Tuesday, July 5, 2011

Expecto Patronum (or, Oh How I Wish).

I am a bit tired tonight, and no longer in Lebanon (more on that later!) but finally have internet that works, so I have to take advantage. I will finish up relating the Lebanon leg of my journey. It will provide welcome respite from the BBC's sports coverage (Thank God there were no cricket test matches!) and today's "Keep the Kids Walking So They Don't Realize How Far the Metro Station Is" activity: Twenty Questions (Harry Potter Edition).

So, about the first photo: I love this! I had recently been talking to my brother about Magritte and his painting, "Ceci n'est pas une pipe", which is one of my favorite pieces of art. (I can't explain why; it makes me smile.) I came across this in the gift shop of Lebanon's National Museum, and it instantly reminded me of that painting. Granted, I need another empty, unlined notebook like I need a bushel of bunions, but I could not resist. I also bought one that actually says "ceci n'est pas une pipe" with a graphic of a hookah pipe, but in my efforts to promote non-smoking, I have refrained from posting the photo.

Sarcophagus depicting Priam begging Achilles for the body of Hector. National Museum, Beirut.

"Honor the gods, Achilles; pity him.
Think of your father; I'm more pitiful;
I've suffered what no other mortal has..."

I know I am partial to The Odyssey, but there are parts of The Iliad that brought hot tears of sorrow to my eyes. This is one of them. (Along, of course, with the actual death of Hector.)

The Kidnapping of Europa. Mosaic. National Museum, Beirut.

Ah, Europa, you Phoenician hussy! Climbing on to the back of a bull like that! That bull, of course, was Zeus, who had a fondness for fondling and for luring unsuspecting maidens into petting him (in various animal forms.) In this case, he turned into a bull, kidnapped Europa, and whisked her off. At least she got a continent named after her. (Much better than, say, "Stockholm Syndrome".)

The Birth of Alexander. Mosaic. National Museum, Beirut.

Now, call me crazy, but this should probably be called, oh, "The Toddlerhood of Alexander." Maybe he was a big baby, being The Great and all. Or maybe babies are hard to depict in mosaic. In any case, this was probably done after he was in power, because otherwise it would have just been a very time-consuming piece of art created for a random baby. (Ok, a random ROYAL baby.) Still, royal or not, I doubt anyone could have predicted how powerful he would become.

The National Museum, Beirut.

It is a tiny museum, probably the size of an exhibit at The British Museum, but lovingly restored and well-kept. It was sad that it was mostly full of tourists - the Lebanese are probably too concerned about the present to ponder the very distant past at the moment. That's actually a bit of a luxury, come to think of it. I was in a shop in the suburbs the other day, and the young woman helping me had a severe disfiguring burn covering half of her face. I saw quite a few people on the streets who had been injured in the latest war (2006): chemical weapons or cluster bombs, bullets or rockets. Does it really matter? They are thinking how to make their lives better today, for tomorrow. They could care less about crumbling Roman ruins when their own houses are in shambles, without proper electricity or water.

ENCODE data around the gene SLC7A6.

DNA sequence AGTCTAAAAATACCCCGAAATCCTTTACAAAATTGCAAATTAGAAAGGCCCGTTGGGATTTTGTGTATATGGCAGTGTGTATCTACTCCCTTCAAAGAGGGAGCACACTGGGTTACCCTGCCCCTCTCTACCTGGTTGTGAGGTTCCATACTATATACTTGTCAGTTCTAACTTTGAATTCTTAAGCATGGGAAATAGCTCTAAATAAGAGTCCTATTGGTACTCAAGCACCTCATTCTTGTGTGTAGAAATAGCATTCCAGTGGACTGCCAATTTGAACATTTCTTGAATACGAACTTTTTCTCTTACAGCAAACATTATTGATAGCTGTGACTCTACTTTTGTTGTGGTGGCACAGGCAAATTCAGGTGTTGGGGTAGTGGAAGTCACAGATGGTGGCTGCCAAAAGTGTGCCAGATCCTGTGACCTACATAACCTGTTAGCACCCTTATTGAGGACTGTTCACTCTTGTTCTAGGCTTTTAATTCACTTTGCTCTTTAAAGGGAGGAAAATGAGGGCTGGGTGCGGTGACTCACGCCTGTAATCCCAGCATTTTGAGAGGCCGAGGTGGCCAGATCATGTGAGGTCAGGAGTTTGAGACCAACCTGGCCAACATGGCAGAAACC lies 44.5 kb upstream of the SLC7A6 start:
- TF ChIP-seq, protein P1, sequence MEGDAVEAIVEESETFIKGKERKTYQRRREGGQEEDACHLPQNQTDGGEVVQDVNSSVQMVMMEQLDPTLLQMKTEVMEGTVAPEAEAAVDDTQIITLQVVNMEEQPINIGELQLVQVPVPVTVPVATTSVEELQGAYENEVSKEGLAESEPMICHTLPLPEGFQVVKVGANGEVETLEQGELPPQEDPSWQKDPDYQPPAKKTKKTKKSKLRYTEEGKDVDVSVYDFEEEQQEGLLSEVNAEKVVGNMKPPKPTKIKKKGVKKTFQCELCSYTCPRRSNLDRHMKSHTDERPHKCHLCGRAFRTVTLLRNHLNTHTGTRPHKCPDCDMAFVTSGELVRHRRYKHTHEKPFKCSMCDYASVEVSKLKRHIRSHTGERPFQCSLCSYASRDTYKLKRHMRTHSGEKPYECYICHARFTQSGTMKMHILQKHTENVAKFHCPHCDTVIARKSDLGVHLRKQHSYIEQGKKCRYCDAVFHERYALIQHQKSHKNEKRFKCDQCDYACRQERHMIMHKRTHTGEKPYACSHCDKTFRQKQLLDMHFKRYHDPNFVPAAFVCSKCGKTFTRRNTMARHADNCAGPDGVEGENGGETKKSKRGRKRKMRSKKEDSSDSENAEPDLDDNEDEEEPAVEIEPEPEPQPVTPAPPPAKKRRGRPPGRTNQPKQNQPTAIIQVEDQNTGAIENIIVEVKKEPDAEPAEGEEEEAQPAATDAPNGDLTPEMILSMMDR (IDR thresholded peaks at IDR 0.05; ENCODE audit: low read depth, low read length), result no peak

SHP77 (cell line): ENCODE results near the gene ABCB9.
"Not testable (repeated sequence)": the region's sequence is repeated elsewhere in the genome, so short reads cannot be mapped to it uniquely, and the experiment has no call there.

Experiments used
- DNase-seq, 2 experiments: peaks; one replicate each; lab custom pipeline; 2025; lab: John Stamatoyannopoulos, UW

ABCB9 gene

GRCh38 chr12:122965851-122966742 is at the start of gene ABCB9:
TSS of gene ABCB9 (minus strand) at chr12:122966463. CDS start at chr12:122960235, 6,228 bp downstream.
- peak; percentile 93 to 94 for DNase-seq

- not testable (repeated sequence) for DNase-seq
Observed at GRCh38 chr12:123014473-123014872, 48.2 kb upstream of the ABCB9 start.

The 'Jealousy' Mosaic. Byzantine Period. National Museum, Beirut.

There was nothing too remarkable about this mosaic upon viewing, but then I saw the translation of the text:

Envy is a great evil; however, it has some beauty
for it consumes the eyes and the heart of the jealous.

I guess the more things change, the more they really stay the same.


  1. I enjoyed looking at these pictures. I was a history buff back in college and someone even suggested I become a history major, which didn't happen. But at times like these I remember how I loved studying world civilizations.

  2. Hello Maggie:
    Of course, one can easily appreciate that the minds of most Lebanese are firmly entrenched in the difficulties of everyday life, but how wonderful this museum and its contents are. As daily burdens become less significant, then one can hope that the local people will also appreciate this museum as a omst important asset and its place in the development of civilisation.

  3. I am just in awe of the interior of the National Museum of Beirut. I could feast my eyes on that one photo, all day. Thank you so much for posting these!

    Europa also had a Galilean satellite named after her, so that, too, is fairly cool.

    'hot tears of sorrow to my eyes'
    I loved this, Maggie.

  4. Great pictures! The Achilles/Priam scene is a favorite of mine as well.

  5. Oh gosh, these photos are so beautiful! It is so sad about the reminders of war, physical scars. I've been told about them so as not to be shocked when I see them :/

    And I'm totally with you about the notebooks! I have so many that I just love so much I don't even write in them, haha!

    - Kimmy

  6. Hi,

    France has issued in 1999 a stamp with a partial image of "The Kidnapping of Europa. Mosaic. National Museum, Beirut." do you have some idea ... what was the event that led them to issue this stamp

    I am a stamp collector and came across a cover with this stamp & I was curious about it